5) Bounce back better. Whether you’re stuck trying to manage the daily stress of life or are going through a big crisis, these questions from Health Magazine will help you bounce back better:
** Have I experienced anything like this before?
** Is this event going to change my life in a way that I’ll never recover from?
** Is it possible that this event might change my life for the better or open new doors for me?
** Will I still be dealing with this issue next year?
** Do I know anyone who has been through this who can help?
6) Challenge Yourself. I’m not talking about reducing your Starbucks habit from four lattes to three, rather, I mean going full throttle toward something that scares you. What have you always wanted to do, but can’t or won’t pursue because fear is holding you back? Last year, I had the opportunity to travel to the Middle East for work. I was outside-of-my-comfort zone nervous about the trip, but it became the highlight of my year. When you take risks and master challenges, your brain asks, “Hmmm, what else can I do?”
7) Seek progress, not perfection. The most resilient people understand that their abilities and aptitudes are malleable, meaning that new skills can be developed or acquired. People who pursue this growth mindset, a term coined by Dr. Carol Dweck, are more concerned about making meaningful progress toward their goals, rather than getting caught up in having to perform perfectly at tasks. Having a growth focus makes you more apt to reach out for help and take productive action to solve your problems.
However you want your 2013 to look, incorporating some or all of these strategies into your daily routine will help you discover and build a stronger you this year.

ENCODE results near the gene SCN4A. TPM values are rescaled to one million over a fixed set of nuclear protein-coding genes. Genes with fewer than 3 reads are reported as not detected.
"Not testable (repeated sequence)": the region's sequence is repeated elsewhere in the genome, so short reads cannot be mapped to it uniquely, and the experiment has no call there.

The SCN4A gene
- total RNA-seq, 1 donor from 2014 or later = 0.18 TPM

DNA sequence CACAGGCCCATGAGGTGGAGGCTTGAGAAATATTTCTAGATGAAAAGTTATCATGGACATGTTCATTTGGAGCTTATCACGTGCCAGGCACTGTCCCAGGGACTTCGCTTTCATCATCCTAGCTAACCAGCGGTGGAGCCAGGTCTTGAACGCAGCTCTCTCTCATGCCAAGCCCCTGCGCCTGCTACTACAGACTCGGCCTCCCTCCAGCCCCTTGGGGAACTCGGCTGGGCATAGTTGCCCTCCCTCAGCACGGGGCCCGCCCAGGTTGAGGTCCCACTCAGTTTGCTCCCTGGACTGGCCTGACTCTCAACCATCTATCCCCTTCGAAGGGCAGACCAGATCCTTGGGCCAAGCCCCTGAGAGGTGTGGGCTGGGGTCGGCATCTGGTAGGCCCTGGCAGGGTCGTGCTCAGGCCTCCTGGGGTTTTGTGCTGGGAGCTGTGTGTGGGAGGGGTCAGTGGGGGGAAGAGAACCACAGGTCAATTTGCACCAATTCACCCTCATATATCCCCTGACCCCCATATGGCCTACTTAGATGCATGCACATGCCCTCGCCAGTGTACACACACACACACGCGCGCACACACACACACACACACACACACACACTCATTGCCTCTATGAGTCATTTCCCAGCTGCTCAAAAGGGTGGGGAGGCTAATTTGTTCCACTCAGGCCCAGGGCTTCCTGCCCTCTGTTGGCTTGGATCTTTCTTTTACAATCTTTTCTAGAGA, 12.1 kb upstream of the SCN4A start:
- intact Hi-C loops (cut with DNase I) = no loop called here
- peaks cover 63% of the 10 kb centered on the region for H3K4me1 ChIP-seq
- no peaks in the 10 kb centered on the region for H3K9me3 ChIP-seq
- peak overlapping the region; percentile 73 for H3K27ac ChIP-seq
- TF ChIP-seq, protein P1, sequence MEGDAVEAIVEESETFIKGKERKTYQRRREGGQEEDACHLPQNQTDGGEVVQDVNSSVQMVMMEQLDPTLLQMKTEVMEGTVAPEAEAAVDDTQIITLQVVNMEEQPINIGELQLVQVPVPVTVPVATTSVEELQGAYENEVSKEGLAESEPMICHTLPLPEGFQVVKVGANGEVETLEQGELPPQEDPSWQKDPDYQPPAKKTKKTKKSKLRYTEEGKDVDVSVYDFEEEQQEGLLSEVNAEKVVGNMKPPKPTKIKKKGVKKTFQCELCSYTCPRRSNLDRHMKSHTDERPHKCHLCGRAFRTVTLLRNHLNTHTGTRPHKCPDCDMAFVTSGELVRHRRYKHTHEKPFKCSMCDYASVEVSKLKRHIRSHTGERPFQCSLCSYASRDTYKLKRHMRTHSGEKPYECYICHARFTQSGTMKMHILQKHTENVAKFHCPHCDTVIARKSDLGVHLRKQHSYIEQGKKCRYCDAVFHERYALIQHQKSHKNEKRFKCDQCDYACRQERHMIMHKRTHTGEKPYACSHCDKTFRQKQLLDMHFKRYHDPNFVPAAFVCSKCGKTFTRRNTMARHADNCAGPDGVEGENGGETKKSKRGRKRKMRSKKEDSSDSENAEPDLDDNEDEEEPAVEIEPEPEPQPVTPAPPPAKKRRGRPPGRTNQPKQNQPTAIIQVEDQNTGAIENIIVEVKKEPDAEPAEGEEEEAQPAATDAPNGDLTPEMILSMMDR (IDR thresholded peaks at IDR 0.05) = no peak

Paula Davis-Laack, JD, MAPP, is an internationally-known writer and stress and resilience expert who works with busy professionals to manage stress and build strategies for more health, happiness, and resilience. Paula is available for keynote presentations, media commentary, and private life coaching. You can contact Paula at firstname.lastname@example.org or visit www.marieelizabethcompany.com for more information.
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Aron, E. (1998). The highly sensitive person: How to thrive when the world overwhelms you. New York: Three Rivers Press.
Duckworth, A., Peterson, C., Matthews, M.D., & Kelly, D.R. (2007). Grit: Perseverance and passion for long-term goals. Journal of Personality and Social Psychology, 92, 1087.
Duckworth, A., et al. (2010). Deliberate practice spells success: Why grittier competitors triumph at the National Spelling Bee. Social Psychological & Personality Science, 2, 174-181.
Dunn, J. (2012, September). How to bounce back better. Health Magazine.
Dweck, C. (2008). Mindset: The new psychology of success. New York: Ballentine Books.
Grant Halvorson, H. (2010). Succeed: How we can reach our goals. New York: Hudson Street Press.